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Make multi-threaded pytest test cases fail when they should

Project description

pytest-reraise

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Let's assume you write a pytest test case that includes assertions in another thread, like so:

from threading import Thread

def test_assert():

    def run():
        assert False

    Thread(target=run).start()

This test will pass, as the AssertionError is not raised in the main thread. pytest-reraise is here to help you capture the exception and raise it in the main thread:

pip install pytest-reraise
from threading import Thread

def test_assert(reraise):

    def run():
        with reraise:
            assert False

    Thread(target=run).start()

The above test will fail, as pytest-reraise captures the exception and raises it at the end of the test case.

Advanced Usage and Special Cases

Wrapping Functions

Instead of using the reraise context manager in a function, you can also wrap the entire function with it via the reraise.wrap() method. Hence, the example

def run():
    with reraise:
        assert False

Thread(target=run).start()

can also be written as

def run():
    assert False

Thread(target=reraise.wrap(run)).start()

or even

@reraise.wrap
def run():
    assert False

Thread(target=run).start()

Manual Re-raising

By default, the captured exception (if any) is raised at the end of the test case. If you want to raise it before then, call reraise() in your test case. If an exception has been raised within a with reraise block by then, reraise() will raise it right away:

def test_assert(reraise):

    def run():
        with reraise:
            assert False

    reraise() # This will not raise anything yet

    t = Thread(target=run)
    t.start()
    t.join()

    reraise() # This will raise the assertion error

As seen in the example above, reraise() can be called multiple times during a test case. Whenever an exception has been raised in a with reraise block since the last call, it will be raised on the next call.

Multiple Exceptions

When the reraise context manager is used multiple times in a single test case, only the first-raised exception will be re-raised in the end. In the below example, both threads raise an exception but only one of these exceptions will be re-raised.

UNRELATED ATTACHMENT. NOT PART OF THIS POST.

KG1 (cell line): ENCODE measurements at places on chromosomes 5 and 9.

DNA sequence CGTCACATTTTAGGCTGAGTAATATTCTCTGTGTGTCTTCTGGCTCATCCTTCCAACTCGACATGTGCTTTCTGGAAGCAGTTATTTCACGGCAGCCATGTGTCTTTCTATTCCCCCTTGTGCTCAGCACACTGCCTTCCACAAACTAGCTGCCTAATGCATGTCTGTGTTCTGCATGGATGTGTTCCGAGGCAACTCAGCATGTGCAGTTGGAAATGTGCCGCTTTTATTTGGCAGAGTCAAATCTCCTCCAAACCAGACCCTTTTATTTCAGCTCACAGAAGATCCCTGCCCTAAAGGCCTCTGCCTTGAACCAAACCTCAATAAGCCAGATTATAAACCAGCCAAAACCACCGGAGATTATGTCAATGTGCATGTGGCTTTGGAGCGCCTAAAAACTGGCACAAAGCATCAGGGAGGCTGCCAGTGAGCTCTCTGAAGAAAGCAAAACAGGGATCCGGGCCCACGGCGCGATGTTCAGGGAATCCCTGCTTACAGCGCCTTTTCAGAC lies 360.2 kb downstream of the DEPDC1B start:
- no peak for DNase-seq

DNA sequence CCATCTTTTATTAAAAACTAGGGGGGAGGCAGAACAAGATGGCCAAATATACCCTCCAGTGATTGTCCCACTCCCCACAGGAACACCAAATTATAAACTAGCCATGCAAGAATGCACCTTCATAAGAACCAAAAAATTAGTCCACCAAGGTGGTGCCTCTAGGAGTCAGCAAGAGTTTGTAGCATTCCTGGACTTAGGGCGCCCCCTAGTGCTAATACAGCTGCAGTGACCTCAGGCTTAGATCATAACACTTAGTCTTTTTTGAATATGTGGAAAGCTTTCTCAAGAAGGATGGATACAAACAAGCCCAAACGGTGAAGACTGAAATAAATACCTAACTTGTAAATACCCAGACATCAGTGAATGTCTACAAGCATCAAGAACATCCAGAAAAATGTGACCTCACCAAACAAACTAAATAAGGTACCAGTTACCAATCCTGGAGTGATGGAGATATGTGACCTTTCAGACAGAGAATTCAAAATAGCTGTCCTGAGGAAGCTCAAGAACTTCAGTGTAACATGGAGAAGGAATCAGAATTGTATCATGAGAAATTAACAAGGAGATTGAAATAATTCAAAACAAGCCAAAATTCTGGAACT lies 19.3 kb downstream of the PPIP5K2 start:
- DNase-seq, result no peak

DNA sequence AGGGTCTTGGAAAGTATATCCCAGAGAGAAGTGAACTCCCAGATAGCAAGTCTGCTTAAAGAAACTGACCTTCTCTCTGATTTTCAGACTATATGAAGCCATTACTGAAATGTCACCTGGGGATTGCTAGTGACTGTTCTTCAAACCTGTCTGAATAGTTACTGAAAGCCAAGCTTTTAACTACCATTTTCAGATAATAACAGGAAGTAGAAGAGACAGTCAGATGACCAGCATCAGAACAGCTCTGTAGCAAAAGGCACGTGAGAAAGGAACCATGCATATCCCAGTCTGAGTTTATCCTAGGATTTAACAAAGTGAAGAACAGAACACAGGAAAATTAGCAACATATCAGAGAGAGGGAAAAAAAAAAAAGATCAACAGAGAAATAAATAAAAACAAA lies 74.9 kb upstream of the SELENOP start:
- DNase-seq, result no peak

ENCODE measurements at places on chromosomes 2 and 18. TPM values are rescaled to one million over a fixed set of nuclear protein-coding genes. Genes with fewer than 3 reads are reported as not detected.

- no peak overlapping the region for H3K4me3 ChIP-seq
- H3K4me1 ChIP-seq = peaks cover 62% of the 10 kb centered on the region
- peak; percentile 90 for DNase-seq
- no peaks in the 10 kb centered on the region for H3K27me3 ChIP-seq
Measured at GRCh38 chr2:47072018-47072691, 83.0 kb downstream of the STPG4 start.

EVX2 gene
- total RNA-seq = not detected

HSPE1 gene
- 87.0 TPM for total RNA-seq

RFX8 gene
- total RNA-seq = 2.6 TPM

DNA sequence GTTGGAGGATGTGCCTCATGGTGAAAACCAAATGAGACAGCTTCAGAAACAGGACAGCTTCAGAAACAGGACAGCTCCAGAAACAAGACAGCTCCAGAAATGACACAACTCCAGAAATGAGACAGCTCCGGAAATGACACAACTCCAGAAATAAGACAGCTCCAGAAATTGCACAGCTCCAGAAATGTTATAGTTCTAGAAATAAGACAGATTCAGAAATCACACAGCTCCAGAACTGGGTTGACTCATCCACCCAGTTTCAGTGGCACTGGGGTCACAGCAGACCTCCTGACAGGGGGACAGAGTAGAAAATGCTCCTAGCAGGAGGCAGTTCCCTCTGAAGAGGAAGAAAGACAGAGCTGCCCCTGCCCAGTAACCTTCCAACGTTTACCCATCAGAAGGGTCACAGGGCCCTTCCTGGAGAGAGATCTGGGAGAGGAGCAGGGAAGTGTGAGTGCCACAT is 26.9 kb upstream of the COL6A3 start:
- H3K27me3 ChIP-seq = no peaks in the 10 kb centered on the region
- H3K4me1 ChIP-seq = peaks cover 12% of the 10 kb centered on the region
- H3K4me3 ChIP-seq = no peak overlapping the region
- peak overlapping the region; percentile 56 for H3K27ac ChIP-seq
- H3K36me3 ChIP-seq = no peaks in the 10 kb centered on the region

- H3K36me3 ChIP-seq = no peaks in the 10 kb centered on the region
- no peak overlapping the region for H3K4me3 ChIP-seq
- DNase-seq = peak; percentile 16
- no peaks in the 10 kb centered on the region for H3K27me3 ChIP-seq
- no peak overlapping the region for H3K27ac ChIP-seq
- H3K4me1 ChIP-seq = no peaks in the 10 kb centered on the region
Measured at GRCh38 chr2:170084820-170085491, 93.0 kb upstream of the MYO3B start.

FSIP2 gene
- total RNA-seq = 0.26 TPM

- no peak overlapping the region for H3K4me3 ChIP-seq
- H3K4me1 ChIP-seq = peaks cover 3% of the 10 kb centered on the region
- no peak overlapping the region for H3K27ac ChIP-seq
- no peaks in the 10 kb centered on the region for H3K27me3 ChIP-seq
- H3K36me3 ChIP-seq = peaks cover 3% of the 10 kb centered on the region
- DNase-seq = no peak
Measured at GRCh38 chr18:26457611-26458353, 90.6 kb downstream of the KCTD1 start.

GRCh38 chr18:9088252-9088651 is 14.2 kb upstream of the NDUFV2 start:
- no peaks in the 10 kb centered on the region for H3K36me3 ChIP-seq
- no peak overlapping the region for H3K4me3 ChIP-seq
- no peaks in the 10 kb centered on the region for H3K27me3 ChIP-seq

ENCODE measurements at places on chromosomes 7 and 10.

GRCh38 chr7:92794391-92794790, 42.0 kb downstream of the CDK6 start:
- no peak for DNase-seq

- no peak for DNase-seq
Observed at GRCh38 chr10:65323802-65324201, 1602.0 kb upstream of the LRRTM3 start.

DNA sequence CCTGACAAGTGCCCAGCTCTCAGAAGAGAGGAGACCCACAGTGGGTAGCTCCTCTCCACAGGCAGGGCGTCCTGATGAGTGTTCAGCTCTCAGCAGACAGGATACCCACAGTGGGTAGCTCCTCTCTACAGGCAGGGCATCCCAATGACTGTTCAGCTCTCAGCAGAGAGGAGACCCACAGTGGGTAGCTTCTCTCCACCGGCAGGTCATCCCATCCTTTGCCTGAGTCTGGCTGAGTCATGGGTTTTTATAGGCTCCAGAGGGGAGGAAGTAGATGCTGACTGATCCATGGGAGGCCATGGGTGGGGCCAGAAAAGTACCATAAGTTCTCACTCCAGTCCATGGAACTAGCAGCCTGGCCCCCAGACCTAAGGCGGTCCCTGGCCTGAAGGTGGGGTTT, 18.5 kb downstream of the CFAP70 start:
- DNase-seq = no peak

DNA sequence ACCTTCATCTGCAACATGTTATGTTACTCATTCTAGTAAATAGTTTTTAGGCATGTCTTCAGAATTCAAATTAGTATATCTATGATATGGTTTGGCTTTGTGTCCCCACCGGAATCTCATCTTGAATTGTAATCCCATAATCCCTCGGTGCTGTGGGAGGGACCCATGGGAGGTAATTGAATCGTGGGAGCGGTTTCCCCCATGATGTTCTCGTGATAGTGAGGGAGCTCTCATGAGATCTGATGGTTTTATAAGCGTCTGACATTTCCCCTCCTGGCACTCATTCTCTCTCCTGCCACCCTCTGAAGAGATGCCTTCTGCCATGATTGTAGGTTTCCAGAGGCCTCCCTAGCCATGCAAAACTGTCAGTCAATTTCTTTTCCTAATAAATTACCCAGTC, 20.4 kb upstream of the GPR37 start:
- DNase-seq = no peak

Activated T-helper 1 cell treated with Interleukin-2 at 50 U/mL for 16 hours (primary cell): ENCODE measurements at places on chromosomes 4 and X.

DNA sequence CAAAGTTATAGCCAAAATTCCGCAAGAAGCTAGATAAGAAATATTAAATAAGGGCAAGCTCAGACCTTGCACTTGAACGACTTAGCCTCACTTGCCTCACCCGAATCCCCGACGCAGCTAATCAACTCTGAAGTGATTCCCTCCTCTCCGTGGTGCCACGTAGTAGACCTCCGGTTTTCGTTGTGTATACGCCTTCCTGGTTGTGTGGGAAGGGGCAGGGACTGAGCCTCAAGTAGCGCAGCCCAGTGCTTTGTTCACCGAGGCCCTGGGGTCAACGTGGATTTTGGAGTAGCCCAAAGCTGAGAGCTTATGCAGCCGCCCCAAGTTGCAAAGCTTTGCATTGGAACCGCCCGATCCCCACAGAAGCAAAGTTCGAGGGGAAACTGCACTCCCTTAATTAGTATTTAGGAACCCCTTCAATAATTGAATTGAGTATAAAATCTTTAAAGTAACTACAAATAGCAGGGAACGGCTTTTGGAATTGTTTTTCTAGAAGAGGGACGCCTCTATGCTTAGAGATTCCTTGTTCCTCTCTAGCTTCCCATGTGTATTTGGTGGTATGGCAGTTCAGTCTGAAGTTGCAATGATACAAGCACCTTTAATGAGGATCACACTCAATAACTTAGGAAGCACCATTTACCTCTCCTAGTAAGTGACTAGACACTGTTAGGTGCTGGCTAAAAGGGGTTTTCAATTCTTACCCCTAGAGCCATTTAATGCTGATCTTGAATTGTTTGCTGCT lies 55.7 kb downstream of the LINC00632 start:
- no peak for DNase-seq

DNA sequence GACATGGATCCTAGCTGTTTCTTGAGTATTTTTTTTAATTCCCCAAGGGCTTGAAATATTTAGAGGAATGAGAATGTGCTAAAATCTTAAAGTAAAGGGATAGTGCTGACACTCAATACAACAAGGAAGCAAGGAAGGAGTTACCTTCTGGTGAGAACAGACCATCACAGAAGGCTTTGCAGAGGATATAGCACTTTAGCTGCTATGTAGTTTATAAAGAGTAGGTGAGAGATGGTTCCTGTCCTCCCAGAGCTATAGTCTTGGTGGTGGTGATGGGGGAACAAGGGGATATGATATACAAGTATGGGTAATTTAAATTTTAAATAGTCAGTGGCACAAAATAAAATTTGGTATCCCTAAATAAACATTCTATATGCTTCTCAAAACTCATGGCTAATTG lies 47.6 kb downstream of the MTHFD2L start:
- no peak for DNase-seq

def test_assert(reraise):

    def run():
        with reraise:
            assert False

    for _ in range(2):
        Thread(target=run).start()

Catching Exceptions

By default, the reraise context manager does not catch exceptions, so they will not be hidden from the thread in which they are raised. If you want to change this, use reraise(catch=True) instead of reraise:

def test_assert(reraise):

    def run():
        with reraise(catch=True):
            assert False
        print("I'm alive!")

    Thread(target=run).start()

Note that you cannot use reraise() (without the catch argument) as a context manager, as it is used to raise exceptions.

Exception Priority

If reraise captures an exception and the main thread raises an exception as well, the exception captured by reraise will mask the main thread's exception unless that exception was already re-raised. The objective behind this is that the outcome of the main thread often depends on the work performed in other threads. Thus, failures in in other threads are likely to cause failures in the main thread, and other threads' exceptions (if any) are of greater importance for the developer than main thread exceptions.

The example below will report assert False, not assert "foo" == "bar".

def test_assert(reraise):

    def run():
        with reraise:
            assert False # This will be reported

    t = Thread(target=run)
    t.start()
    t.join()

    assert "foo" == "bar" # This won't

Accessing and Modifying Exceptions

reraise provides an exception property to retrieve the exception that was captured, if any. reraise.exception can also be used to assign an exception if no exception has been captured yet. In addition to that, reraise.reset() returns the value of reraise.exception and resets it to None so that the exception will not be raised anymore.

Here's a quick demonstration test case that passes:

def test_assert(reraise):

    def run():
        with reraise:
            assert False

    t = Thread(target=run)
    t.start()
    t.join()

    # Return the captured exception:
    assert type(reraise.exception) is AssertionError

    # This won't do anything, since an exception has already been captured:
    reraise.exception = Exception()

    # Return the exception and set `reraise.exception` to None:
    assert type(reraise.reset()) is AssertionError

    # `Reraise` will not fail the test case because
    assert reraise.exception is None

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